Senate Committee Advances Several Bills to Strengthen Buy America

By Elizabeth Brotherton-Bunch
May 12 2021 |
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The “Build America, Buy America Act” and the “ Act of 2021” were among the measures passed out of the Senate Homeland Security and Governmental Affairs Committee on Wednesday.

Momentum is building on Capitol Hill to strengthen Buy America.

The Senate Homeland Security and Governmental Affairs committee on Wednesday advanced several pieces of legislation that aim to close Buy America loopholes and support the government purchase of American-made products.

The Senate committee advanced the Build America, Buy America Act, which aims to ensure Buy America preferences apply to all taxpayer-funded infrastructure and public works projects.

Introduced by Committee Chairman Gary Peters (D-Mich.) and Committee Ranking Member Rob Portman (R-Ohio), along with Sens. Sherrod Brown (D-Ohio) and Mike Braun (R-Ind.), the bill could play a critical role as Congress looks to fund major infrastructure investment.

Right now, not all federal programs that provide grants to infrastructure projects abide by Buy America, which means foreign-made iron, steel, and other manufactured products have been used in infrastructure projects paid for with federal taxpayer dollars.

AAM endorsed the “Build America, Buy America” Act when it was introduced earlier this year.

“If Buy America does not apply to all taxpayer-funded infrastructure projects, we’ll send that money overseas and leave good jobs on the table. We strongly endorse this legislation and urge Congress to swiftly adopt it,” AAM President Scott Paul said. “The result: More American jobs, increased demand at factories, and a stronger infrastructure.”

Reps. Tim Ryan (D-Ohio), Robert Aderholt (R-Ala.), and Frank Mrvan (D-Ind.). have introduced companion legislation in the House.

The committee also advanced the Make It In America Act and Made in America Act by including key elements in the language for the Build America, Buy America Act.

Introduced by Sen. Tammy Baldwin (D-Wis.), the Made in America Act would expand Buy America to federal programs that fund infrastructure projects but currently aren’t subject to Buy America preferences. Meanwhile, the Make It in America Act — introduced by Baldwin, Peters, Portman, Braun and Sen. Debbie Stabenow (D-Mich.) — would close Buy America loopholes and require the federal government to give preference to American companies and spend taxpayer dollars on American-made products.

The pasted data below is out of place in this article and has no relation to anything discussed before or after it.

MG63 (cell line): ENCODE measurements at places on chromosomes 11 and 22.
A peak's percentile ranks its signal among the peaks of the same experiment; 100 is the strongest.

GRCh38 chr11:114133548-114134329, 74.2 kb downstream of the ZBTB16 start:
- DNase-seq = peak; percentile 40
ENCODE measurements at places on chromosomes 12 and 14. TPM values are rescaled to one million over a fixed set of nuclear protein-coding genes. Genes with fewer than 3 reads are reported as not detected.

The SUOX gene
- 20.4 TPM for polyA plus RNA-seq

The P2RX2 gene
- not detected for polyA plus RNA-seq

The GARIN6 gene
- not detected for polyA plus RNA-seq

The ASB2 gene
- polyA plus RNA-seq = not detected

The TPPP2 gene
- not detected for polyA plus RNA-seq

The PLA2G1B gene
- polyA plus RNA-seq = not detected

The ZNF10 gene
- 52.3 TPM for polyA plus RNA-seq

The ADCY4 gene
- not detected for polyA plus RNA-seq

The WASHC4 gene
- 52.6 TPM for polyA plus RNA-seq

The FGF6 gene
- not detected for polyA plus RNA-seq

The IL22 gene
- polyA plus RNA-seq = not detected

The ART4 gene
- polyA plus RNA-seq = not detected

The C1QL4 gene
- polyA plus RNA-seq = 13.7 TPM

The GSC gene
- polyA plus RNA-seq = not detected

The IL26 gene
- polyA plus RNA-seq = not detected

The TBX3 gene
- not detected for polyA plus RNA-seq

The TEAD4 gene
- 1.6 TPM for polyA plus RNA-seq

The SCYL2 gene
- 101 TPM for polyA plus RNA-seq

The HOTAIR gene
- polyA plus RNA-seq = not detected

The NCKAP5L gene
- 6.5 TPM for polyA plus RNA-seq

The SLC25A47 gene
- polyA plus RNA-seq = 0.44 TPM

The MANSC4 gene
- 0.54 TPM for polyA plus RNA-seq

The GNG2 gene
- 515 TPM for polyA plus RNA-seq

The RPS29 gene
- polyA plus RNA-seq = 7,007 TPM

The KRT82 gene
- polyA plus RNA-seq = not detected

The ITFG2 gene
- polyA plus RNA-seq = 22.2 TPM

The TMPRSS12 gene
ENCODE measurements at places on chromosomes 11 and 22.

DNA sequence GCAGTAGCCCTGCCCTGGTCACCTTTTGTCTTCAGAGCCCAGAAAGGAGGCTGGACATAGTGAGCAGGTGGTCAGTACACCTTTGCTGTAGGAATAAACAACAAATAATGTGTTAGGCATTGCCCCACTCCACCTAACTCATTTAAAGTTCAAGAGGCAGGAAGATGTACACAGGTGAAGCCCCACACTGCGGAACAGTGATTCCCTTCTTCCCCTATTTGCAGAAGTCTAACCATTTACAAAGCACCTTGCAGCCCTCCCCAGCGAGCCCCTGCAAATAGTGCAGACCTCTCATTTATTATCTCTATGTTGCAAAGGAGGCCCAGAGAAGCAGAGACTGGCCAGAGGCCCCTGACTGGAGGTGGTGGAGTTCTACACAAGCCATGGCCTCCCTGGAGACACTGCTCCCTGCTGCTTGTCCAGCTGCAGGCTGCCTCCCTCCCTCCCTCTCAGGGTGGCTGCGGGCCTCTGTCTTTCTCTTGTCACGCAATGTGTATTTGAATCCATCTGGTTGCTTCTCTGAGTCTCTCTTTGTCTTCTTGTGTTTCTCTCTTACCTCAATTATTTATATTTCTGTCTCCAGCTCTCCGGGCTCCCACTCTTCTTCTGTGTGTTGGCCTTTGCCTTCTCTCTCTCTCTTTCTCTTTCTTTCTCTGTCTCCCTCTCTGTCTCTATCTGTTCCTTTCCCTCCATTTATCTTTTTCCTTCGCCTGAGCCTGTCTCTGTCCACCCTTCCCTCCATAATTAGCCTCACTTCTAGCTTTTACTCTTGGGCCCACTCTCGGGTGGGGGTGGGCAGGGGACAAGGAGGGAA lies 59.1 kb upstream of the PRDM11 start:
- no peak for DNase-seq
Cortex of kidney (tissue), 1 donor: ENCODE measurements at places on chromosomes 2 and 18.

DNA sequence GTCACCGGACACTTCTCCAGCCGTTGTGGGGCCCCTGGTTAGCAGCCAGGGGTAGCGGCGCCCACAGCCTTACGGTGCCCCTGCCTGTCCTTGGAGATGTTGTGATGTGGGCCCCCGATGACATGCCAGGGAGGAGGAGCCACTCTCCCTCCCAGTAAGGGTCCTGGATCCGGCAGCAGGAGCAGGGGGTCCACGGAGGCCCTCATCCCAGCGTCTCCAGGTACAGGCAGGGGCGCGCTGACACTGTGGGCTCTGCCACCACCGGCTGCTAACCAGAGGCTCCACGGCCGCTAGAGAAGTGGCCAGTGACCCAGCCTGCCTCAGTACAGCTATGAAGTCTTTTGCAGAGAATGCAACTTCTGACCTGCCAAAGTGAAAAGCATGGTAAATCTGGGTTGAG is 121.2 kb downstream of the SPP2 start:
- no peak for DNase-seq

The panel unanimously passed by voice vote the Act of 2021, which would create a centralized online hub (at to track Buy America waiver requests, providing additional transparency to allow American manufacturers to compete for federal contract opportunities.

Introduced by a bipartisan group of cosponsors including Portman, and Sen. Chris Murphy (D-Conn.), alongside Sens. Lindsey Graham (R-S.C.), Brown, and Stabenow.

Buy America waivers end up sending a lot of taxpayer dollars overseas. Stabenow released a report back in 2018 that found 13 government agencies spent $92 billion on foreign contracts between 2008 and 2016 via Buy America loopholes. One of the reasons why is that there isn’t an easily accessible system (like say, a website) to track Buy America waivers.

Committee members also unanimously approved the Make PPE in America Act, a critical bill that would require the Defense Logistics Agency to issue long-term contracts for American-made personal protective equipment (PPE).

Introduced by Peters and Portman, the measure is essential to ensuring that the United States doesn’t repeat its past mistakes when it comes to critical equipment like PPE.

As the COVID-19 pandemic begins to (hopefully) wind down, American manufacturers are being threatened by below-cost face mask imports from China. The government can stand up for American makers — many of whom built PPE factories from scratch in the darkest days of the pandemic — by ensuring that all taxpayer-funded purchases of PPE are for Made in USA products. Doing so also will better position the United States to respond to a future crisis.

We will continue to monitor these pieces of legislation as they continue to work their way through the chamber.